These questions were coming from deep-inside of me (if you have read initial paragraphs you know what I am talking about). What is the value-addition I am doing by buying some shares of a company? Is the money even reaching where I think it is? I just bought a share from a trading platform, so the money actually went to the seller of that share, not the company I think I am investing in, neither for its operations or capital or expansion. It was just taken by a seller who was holding this share earlier than I was. And, I would wait and then sell it to another buyer, when I feel right (when I am in profit etc) and even that money will NOT go to the company, it will come to me. So, where is the benefit to the company? What is going on here??
So, I posted a few questions for experts, and found the following, in summary (till now):
- Direct benefit goes to the company only through IPO/FPO and fund-raising.
- Once the stock is listed on exchanges, company does not get anything.
- Henceforth, this is the secondary market where because of speculation among the traders the prices may go up or down. It does not matter intra-day or long-term holding. When you bought in secondary market, you just paid to the seller, not to the company.
- Only the share-ownership change is logged by the company when trade happens in secondary market.
- Offering Rights share also generate money, issuing bonus shares also help company to retain profits, instead of distributing profit by giving dividends.
- The secondary market is also important for the company from a non-monetary view.
- The value of share holding of the company is helping them in there financials (ratings by an agency, raising new capital, getting cheaper loans etc)
- The share price of the company will be high or low based on how the company performing (and it is called Market Capitalization)
- Secondary market helps in “discovering” the “value” of the Company.
- A liquid secondary market provides an Exit Route to the existing investors.
- It forms a benchmark for further raising for funds
Also, it is actually beneficial to the company to buy-back its own shares at a LOWER price than it had sold it, to make a profit. It is counter-intuitive that companies would want their share prices to go higher then. Of course, in light of the benefits of an increased market-capitalization and ratings, it is definitely better for the company that its share prices see newer highs and it does not buy-back.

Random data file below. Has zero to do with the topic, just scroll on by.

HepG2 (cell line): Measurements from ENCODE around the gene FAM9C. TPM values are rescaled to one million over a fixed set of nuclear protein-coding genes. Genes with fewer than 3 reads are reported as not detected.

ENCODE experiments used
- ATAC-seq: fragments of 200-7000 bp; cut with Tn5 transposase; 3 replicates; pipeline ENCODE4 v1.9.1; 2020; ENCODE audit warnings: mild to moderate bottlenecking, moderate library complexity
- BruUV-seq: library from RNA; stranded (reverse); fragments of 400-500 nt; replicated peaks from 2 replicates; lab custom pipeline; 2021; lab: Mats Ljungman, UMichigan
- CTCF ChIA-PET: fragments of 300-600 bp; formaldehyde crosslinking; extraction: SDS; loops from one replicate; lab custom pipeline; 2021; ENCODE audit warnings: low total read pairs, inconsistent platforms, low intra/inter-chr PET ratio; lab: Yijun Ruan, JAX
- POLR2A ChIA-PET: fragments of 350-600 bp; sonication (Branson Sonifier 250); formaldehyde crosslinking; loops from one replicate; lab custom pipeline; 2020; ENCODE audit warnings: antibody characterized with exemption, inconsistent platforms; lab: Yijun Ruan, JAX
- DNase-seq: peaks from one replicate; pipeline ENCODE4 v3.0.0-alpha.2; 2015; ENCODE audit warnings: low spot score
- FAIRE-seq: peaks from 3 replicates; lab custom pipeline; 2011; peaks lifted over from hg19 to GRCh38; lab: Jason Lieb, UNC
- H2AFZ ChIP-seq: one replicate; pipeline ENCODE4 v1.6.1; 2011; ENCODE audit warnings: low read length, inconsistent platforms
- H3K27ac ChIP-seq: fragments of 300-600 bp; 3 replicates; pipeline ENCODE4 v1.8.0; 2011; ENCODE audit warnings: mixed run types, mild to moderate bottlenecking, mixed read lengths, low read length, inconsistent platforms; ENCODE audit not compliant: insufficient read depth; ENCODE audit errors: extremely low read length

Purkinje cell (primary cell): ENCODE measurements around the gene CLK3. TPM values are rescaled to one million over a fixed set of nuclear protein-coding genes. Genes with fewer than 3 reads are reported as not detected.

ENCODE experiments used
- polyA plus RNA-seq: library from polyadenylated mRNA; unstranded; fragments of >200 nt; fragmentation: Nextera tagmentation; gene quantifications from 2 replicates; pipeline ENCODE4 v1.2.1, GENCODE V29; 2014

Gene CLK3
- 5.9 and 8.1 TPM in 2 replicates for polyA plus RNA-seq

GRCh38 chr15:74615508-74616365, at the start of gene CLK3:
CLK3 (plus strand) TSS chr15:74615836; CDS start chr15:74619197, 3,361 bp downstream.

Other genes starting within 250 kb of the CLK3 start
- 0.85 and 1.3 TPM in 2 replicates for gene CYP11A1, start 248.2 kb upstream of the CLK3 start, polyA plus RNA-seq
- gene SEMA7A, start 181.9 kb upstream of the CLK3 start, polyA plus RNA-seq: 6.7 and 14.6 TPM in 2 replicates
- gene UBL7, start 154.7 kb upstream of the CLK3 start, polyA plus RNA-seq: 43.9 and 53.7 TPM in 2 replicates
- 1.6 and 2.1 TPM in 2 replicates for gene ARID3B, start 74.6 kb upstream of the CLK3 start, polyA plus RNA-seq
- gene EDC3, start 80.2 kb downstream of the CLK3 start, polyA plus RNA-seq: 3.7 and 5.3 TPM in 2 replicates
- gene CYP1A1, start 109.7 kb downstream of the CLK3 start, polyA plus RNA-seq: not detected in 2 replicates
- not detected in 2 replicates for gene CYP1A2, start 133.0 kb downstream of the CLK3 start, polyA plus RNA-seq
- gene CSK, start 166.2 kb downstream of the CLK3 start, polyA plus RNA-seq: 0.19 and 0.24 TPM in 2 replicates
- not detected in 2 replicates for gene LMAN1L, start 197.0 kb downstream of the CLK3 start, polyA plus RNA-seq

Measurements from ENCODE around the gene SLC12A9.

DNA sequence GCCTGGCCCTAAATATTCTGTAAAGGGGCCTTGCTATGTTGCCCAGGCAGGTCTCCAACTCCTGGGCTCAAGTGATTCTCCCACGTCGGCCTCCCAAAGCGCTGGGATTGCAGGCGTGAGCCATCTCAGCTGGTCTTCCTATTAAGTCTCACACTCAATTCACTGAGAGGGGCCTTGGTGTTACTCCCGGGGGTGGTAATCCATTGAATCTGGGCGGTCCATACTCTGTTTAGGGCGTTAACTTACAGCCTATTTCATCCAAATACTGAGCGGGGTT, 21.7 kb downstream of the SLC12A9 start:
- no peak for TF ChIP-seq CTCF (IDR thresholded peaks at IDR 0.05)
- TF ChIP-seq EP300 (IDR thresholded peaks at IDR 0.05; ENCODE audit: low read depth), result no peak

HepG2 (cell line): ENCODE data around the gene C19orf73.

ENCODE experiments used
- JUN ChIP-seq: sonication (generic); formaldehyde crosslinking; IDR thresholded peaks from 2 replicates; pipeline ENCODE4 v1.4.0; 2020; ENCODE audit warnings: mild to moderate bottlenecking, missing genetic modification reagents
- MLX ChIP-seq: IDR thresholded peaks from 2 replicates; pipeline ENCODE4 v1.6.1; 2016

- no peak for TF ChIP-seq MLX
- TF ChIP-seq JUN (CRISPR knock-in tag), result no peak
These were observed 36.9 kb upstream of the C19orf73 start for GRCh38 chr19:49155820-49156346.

I was surprised to find senior people who had been investors (and not traders) say to me that in all these years they did not think about this, whether their money actually ever reached or used by the company at all! It was quite shocking to hear that.
In conclusion: I stand here now, with a bit more learning and knowledge, to say it is not just gambling and speculation. There is exponential wealth-creation (not saying everyone is lucky to get that leverage) but both the fund-raising as well as secondary market play a role in helping the company (in their own ways) to raise money for its operations and expansion. Speculation plays a big role and many people do jump into it without much understanding just looking at money-making-more-money principle.
I am actually advised to invest in low-commission well-diversified index-funds, and I used to have a high opinion about them as well as mutual-funds, before I realized that, when you are investing in a company, especially when you are taking an informed decision, not just the herd-mentality, you are actually believing in its vision and its management and giving your money for its growth, for which you will get the returns. In the funds, however, people form large groups of capital (you can call mutual funds or SIPs) for a common-man to invest just for profiteering and money-making without understanding or having any knowledge of array of companies it holds and their functioning. It transforms investment from economic growth oriented to mere money making.
I would like to go ahead and own some more shares that I can keep for my kid. This digging and analysis and writing was enough for today.
Aisde: Just about a day ago I was looking at the Order-book. Yes, its new for me. I actually saw it first-time functioning live on a crypto-currency exchange and was I amazed? Maybe sometime I will write about that too. 🙂
Jagmeet Singh Hanspal is a Software Architect and has worked with various organizations like Ericsson, Juniper Networks, TranSwitch Semiconductors in the field of Telecommunications and Embedded Systems. His interests include Linux, Micro-controllers, Parallel Processing, Networks, Time Synchronization protocols, Data Visualization & Statistical analysis etc. You can find more about him at Author’s personal page.